I joined shortly after I bought my boat and spend a fair amount of time there. Based on what I've learned, the KAD44's seem to have a pretty good reputation, but they are not trouble free, and you should expect to have to maintain them and perform the occasional repair. Hopefully nothing to too serious. I don't think it's unrealistic for you to expect a KAD44 to last 3000 hours or more. The outdrives are a little more fragile, though, I wouldn't plan on much more than 1,200 to 1,500 hours to rebuild.

    Hope this info is helpful.

  6. #6
    Member NewMoon's Avatar
    Join Date
    Feb 2008
    Holladay, UT


    I have a KAD 44 in a Bounty 257, 10 years old and 3525 hours so far, cruising and fishing mostly BC and SE Alaska. Boat is even a little heavier and deeper V than the Sea Sport Pilot. It cruises at 3300-3400 and 17-18 knots, getting 1.7-1.8 nmpg, or on a long trip mostly at 1400 and 6.5 knots, getting 3.5-4 nmpg.

    Make sure the tach is calibrated accurately, then make sure you're propped to reach 3900-3950 at WOT with a full load. Don't spend a lot of time at idle - it cools off too much. If it's an early 44 with the older belt tensioners tightened with hex wrenches, replace them with the newer setup tightened with a torque wrench. Maintain religiously, especially the 290 DP drive, and you should be OK.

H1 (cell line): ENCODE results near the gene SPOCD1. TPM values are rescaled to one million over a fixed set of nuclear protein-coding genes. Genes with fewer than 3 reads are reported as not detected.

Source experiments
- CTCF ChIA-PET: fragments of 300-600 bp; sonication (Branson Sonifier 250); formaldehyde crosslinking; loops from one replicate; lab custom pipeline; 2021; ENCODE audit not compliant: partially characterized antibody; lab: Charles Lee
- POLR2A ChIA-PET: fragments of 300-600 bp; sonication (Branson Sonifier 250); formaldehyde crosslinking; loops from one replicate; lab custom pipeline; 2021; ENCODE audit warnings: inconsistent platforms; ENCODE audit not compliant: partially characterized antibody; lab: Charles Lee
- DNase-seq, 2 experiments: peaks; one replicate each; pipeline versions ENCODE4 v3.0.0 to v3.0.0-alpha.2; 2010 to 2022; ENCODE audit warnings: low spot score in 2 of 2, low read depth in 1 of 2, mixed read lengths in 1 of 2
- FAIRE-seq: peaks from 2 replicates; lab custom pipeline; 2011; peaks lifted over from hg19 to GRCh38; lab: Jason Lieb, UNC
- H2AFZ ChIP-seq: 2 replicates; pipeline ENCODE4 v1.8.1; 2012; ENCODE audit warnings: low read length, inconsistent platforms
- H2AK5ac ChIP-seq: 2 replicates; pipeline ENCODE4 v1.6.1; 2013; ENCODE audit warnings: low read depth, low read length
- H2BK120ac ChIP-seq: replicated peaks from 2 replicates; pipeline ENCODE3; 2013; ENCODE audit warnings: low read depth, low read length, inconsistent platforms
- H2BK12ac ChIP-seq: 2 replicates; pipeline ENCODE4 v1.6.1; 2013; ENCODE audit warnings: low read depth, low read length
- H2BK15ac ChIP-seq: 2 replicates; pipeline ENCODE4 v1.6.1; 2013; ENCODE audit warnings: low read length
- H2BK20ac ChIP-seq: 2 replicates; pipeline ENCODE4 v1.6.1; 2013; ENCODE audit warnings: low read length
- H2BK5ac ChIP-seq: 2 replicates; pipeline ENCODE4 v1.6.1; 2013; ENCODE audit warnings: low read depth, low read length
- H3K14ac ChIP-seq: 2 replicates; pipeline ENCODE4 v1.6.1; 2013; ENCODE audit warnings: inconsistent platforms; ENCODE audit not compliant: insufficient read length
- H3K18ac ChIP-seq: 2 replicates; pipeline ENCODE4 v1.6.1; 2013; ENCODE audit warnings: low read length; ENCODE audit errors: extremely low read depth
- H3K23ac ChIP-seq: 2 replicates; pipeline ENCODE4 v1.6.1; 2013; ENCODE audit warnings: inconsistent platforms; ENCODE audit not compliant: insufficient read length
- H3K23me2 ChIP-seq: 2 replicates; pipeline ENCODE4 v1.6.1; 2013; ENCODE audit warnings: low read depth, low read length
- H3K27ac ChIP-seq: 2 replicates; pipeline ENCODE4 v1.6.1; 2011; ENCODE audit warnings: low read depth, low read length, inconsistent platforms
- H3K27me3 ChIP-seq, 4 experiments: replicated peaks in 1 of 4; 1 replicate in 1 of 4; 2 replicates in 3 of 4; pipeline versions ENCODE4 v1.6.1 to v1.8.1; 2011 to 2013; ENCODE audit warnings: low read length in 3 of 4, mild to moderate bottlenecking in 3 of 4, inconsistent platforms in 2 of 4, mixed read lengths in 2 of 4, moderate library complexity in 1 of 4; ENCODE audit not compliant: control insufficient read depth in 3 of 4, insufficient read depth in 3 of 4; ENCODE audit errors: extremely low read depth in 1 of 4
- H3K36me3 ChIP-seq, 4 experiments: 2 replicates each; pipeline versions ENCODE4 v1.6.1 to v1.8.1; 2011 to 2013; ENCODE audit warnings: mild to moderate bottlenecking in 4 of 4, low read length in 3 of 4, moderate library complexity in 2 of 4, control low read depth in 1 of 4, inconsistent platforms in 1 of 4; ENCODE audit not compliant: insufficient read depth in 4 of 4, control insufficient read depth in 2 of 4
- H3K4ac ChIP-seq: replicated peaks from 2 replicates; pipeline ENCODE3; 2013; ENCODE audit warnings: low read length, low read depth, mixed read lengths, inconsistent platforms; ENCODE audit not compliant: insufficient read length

Richard Cook
    Dream Catcher (Nordic Tug 37)
    "Cruising in a Big Way"

  7. #7
    Join Date
    Nov 2006

    Default Not sure

    I ran a 34' boat with twin Kad 43s. We burnt up outdrives constantly. Twins made it a nightmare to work on in tight quarters. I believe the engines were good but too much power to turn outdrives. Give me a single shaft or outboard anyday.
    The SeaSport owners I new when I was in Kodiak were constantly in their engine rooms working on something. At least two have converted to outboards with an extended bracket.
    Newmoon makes a good point with the fact that travelling 18 knts is much different than trying to push 28-32 knts with the boat we ran. Just some thoughts.


Posting Permissions

  • You may not post new threads
  • You may not post replies
  • You may not post attachments
  • You may not edit your posts